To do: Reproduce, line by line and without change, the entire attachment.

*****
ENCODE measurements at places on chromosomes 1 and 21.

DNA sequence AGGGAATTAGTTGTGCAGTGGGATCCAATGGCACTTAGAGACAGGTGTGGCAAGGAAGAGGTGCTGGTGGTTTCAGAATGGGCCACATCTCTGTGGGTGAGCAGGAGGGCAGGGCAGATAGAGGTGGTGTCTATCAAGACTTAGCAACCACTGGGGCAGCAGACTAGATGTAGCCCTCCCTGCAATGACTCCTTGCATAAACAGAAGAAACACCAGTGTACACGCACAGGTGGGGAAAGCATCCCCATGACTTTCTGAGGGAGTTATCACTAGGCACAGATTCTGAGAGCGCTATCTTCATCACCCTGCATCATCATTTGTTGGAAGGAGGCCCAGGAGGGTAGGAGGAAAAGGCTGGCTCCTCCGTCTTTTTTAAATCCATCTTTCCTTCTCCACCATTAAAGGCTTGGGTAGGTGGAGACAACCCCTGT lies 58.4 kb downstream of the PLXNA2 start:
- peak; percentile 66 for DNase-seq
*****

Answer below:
ENCODE measurements at places on chromosomes 1 and 21.

DNA sequence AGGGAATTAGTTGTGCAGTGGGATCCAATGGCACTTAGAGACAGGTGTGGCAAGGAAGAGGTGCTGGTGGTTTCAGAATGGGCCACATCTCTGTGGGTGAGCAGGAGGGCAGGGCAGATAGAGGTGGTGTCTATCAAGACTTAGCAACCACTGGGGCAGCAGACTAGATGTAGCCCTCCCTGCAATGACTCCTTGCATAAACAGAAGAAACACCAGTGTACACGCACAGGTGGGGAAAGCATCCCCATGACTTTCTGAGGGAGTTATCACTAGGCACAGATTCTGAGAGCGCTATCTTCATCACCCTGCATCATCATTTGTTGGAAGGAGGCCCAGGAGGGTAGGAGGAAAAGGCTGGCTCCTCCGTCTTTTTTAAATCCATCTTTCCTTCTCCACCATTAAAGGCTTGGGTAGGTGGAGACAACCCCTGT lies 58.4 kb downstream of the PLXNA2 start:
- peak; percentile 66 for DNase-seq